In Praise of “Peep Show”

In the past two weeks, I have wolfed down all five seasons of Peep Show, a dark and frequently hilarious British television series written by Jess Armstrong and Sam Bain (with additional material from the two lead actors). I am now a fan. I am convinced that Armstrong and Bain may very well be the heirs apparent to Ricky Gervais. David Mitchell (no relation to the great author), who plays a portly Tory named Mark, who tries to pick up a woman by describing the battle of Stalingrad in the first episode, and Robert Webb, oozing solipsistic charisma as the rudderless romantic Jez, evoke an especially subtle chemistry that is one of the show’s silent strengths. Like Oscar and Felix, this odd couple bonds through inept bickering. But they also need each other in odd and self-destructive ways to get through the follies of life.

Yes, much of this plays like farce. But Peep Show is very much the antithesis to Friends. And thank goodness. Because good art, even art delivered through the populist medium of television, shouldn’t always involve pining for the expected. The storylines take unexpected turns, veering into truly godawful moments followed by further cringeworthy revelations.

While Peep Show does throw its characters into a few too many stock situations (weddings, pregnancies, relationships), it frequently refuses to take the easy way out. Consider one episode in which Mark’s sister momentarily moves into the flat to recuperate from a marriage on the rocks. Jez is alarmed to learn that his girlfriend has started to spend time with Mark, and it isn’t too long before he sleeps with Mark’s sister out of revenge. Midway through doing the nasty, Jez realizes that his conquest smells like his roommate and even says, “Tickety boo,” one of Mark’s pet phrases, in media Jez so to speak. And this is just the beginning of a series of remarkable and unexpected embarrassments that I wouldn’t dare spoil.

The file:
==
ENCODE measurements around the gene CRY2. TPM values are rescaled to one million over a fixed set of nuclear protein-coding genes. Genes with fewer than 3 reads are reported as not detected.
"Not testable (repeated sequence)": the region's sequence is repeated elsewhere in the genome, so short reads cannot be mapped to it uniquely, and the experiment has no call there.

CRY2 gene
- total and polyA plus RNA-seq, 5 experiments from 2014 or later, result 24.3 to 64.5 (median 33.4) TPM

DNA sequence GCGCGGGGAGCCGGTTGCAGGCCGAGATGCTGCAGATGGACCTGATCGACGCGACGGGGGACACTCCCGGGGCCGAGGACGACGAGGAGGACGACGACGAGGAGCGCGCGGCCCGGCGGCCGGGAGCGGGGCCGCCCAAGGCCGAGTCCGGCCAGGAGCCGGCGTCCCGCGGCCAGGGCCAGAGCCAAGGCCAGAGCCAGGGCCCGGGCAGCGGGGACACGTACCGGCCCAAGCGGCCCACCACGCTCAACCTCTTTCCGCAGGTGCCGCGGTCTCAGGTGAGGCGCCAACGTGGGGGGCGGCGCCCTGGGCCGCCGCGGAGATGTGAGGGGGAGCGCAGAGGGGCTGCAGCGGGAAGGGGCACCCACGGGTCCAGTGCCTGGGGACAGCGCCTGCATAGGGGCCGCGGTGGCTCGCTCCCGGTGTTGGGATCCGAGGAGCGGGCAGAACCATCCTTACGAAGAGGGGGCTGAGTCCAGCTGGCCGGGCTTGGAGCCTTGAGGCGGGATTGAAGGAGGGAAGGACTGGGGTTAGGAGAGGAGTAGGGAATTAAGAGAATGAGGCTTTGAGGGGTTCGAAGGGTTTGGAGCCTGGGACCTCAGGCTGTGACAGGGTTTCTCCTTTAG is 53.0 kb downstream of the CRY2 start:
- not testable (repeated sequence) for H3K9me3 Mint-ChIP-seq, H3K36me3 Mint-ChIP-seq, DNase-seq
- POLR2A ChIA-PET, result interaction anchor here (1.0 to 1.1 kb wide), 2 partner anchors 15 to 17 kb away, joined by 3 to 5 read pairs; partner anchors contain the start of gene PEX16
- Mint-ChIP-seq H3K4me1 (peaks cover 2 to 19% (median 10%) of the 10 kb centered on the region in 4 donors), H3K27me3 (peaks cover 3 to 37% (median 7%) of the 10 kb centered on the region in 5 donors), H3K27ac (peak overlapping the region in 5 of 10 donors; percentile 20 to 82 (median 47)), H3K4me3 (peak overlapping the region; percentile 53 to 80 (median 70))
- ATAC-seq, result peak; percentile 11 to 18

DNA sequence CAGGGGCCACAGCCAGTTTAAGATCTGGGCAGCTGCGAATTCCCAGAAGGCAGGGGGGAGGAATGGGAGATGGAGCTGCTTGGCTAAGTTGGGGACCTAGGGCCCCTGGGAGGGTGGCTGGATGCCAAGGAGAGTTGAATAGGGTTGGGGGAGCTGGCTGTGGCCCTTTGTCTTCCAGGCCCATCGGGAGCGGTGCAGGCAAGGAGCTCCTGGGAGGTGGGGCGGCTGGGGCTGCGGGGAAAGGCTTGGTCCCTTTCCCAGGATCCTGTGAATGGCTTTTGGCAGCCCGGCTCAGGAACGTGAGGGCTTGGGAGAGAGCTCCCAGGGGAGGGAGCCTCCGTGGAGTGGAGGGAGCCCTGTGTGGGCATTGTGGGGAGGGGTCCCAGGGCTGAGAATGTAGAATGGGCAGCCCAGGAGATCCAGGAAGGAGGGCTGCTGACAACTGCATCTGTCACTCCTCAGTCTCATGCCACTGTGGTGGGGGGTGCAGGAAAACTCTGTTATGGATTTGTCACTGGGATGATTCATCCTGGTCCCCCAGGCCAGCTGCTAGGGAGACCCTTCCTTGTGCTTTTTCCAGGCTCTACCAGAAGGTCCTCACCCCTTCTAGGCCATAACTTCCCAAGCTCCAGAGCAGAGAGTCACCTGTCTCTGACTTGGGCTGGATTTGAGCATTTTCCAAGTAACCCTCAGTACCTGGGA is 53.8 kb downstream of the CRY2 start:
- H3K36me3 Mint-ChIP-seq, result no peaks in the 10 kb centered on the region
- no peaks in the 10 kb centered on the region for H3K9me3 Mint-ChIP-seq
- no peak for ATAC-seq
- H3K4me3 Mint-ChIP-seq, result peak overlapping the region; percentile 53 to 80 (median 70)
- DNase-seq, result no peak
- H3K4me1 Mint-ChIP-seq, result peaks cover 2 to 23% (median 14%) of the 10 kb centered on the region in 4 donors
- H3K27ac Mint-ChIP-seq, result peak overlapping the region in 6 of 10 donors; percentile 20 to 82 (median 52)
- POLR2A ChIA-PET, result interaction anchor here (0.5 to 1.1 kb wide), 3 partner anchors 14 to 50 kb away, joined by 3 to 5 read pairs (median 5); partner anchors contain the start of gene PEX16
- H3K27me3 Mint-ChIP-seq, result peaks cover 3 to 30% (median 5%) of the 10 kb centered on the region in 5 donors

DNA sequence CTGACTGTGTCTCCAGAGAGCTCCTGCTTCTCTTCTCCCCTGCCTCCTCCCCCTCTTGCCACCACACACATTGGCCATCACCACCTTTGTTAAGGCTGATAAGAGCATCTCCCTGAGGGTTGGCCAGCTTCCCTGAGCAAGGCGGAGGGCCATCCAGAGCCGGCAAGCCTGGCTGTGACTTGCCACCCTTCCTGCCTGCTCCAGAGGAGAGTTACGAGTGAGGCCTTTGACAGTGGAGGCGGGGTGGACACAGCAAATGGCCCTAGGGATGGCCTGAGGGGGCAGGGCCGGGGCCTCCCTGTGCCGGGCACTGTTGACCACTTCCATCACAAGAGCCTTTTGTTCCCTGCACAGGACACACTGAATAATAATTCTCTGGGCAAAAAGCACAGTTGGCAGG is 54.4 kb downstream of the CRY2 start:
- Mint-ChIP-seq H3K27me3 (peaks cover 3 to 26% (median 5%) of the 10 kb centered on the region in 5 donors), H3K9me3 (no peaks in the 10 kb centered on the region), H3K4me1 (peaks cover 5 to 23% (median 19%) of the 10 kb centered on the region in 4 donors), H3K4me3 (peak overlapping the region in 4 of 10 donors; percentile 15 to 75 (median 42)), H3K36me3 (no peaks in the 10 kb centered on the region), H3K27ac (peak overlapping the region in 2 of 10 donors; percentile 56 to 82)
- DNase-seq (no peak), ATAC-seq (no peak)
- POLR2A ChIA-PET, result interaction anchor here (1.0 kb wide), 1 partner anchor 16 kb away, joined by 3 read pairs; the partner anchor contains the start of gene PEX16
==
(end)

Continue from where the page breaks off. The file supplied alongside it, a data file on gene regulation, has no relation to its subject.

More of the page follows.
Peep Show is the kind of ballsy television show that is currently unthinkable in America: a program willing to venture fearlessly into uncomfortable truths while likewise relying upon jittery and amateurish camerawork (representing the perspectives of the characters, much like Robert Montgomery’s 1947 first-person film adaptation of Lady in the Lake). Unwanted pregnancy, drunken fellatio, grown men terrified by children, racist drinking buddies, accidental deaths of animals (see the above clip), and wedding disasters are just a few of the subjects the program explores. And when was the last sitcom you saw that featured a character being immersed into a Scientology-like cult while a LAN party was going on in another room?

Unfortunately, you’re not going to find anything more than Peep Show‘s first season on DVD in the States. While Peep Show aired over BBC America, I am fairly positive, given broadcast standards and the bawdy subject matter, that it did not air as its creators intended. But many of the episodes can be found at YouTube and downloaded through more illicit distribution methods.

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3 Comments

  1. As a consistent viewer and champion of the programme since its first late night slot, I should point out that Mark, despite his Middle England ticks, is not a Tory. In several episodes he describes an affinity to Tony Blair and New Labour. That said, the conservative Daily Mail here did get quite excited about his character and claimed this as evidence that being a young fogey was acceptable again after decades of multicultural hedonism.

    If you were in the UK you could watch all the episodes for free but alas Channel 4’s website denies others that privilege. Not sure if it works there but there are some clips on their main site:

    http://www.channel4.com/entertainment/tv/microsites/P/peep_show/

    Sam Bain is also an author:

    http://www.amazon.co.uk/Yours-Truly-Pierre-Stone-Bain/dp/0953327566

    Finally, if you’re a fan of the show then you’re likely to find some humour in Mitchell and Webb’s own comedy series (has its moments, I suppose):

    http://www.bbc.co.uk/comedy/thatmitchellandwebbsite/

  2. It has some fantastic moments, and some you have to watch cringeing through your fingers. Runs a little out of steam as the series go on, but still well worth watching.

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